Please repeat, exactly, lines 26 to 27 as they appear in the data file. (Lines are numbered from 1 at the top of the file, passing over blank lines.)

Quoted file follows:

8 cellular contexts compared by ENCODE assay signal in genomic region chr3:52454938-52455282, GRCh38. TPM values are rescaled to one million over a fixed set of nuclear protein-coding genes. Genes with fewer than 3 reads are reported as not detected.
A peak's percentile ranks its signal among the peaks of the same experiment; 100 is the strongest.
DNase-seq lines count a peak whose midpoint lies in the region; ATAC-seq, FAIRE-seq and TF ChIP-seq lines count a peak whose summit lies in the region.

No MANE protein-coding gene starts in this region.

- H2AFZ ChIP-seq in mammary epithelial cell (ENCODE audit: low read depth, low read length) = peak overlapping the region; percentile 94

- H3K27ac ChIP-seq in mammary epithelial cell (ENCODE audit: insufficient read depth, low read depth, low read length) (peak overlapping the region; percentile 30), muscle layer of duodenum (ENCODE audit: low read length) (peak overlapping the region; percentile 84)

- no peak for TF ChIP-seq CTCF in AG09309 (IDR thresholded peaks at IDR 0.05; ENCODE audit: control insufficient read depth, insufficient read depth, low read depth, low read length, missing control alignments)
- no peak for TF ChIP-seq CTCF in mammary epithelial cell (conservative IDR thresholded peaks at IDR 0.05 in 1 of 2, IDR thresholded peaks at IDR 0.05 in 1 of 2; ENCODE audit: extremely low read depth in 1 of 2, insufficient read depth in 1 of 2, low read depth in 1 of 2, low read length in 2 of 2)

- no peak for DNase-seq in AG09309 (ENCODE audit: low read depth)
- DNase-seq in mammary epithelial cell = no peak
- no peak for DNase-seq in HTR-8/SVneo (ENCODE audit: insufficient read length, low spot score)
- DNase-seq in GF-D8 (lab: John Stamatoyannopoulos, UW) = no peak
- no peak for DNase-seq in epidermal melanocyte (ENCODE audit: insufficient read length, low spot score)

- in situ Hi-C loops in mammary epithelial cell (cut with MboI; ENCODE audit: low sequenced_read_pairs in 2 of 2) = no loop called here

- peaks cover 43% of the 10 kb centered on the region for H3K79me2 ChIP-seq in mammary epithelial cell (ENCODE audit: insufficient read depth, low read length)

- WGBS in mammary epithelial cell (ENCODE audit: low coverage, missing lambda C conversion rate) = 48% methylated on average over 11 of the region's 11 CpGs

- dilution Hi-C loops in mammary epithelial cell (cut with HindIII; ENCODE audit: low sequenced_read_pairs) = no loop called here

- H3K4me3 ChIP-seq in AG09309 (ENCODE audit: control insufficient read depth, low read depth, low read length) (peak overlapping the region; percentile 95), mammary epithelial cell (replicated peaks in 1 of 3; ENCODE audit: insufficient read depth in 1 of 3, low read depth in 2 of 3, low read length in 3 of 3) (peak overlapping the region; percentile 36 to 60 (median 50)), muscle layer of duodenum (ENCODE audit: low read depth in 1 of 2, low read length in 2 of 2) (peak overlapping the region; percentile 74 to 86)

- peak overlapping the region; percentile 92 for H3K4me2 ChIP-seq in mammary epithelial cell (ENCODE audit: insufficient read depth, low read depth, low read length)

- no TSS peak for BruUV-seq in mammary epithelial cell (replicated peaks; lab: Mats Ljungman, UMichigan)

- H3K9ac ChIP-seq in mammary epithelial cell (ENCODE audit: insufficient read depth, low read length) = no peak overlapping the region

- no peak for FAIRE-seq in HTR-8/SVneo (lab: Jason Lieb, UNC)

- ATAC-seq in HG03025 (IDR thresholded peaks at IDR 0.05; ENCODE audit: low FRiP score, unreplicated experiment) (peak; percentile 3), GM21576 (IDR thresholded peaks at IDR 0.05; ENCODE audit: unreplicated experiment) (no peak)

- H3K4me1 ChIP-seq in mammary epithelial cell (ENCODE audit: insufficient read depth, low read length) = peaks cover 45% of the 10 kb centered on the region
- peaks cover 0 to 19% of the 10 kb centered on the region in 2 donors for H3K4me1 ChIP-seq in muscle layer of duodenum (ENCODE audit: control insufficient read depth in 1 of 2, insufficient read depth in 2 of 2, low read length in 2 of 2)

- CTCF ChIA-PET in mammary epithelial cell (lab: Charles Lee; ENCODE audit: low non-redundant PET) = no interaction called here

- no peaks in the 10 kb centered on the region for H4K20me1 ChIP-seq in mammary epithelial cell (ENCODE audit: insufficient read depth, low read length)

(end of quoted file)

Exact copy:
- CTCF ChIA-PET in mammary epithelial cell (lab: Charles Lee; ENCODE audit: low non-redundant PET) = no interaction called here

- no peaks in the 10 kb centered on the region for H4K20me1 ChIP-seq in mammary epithelial cell (ENCODE audit: insufficient read depth, low read length)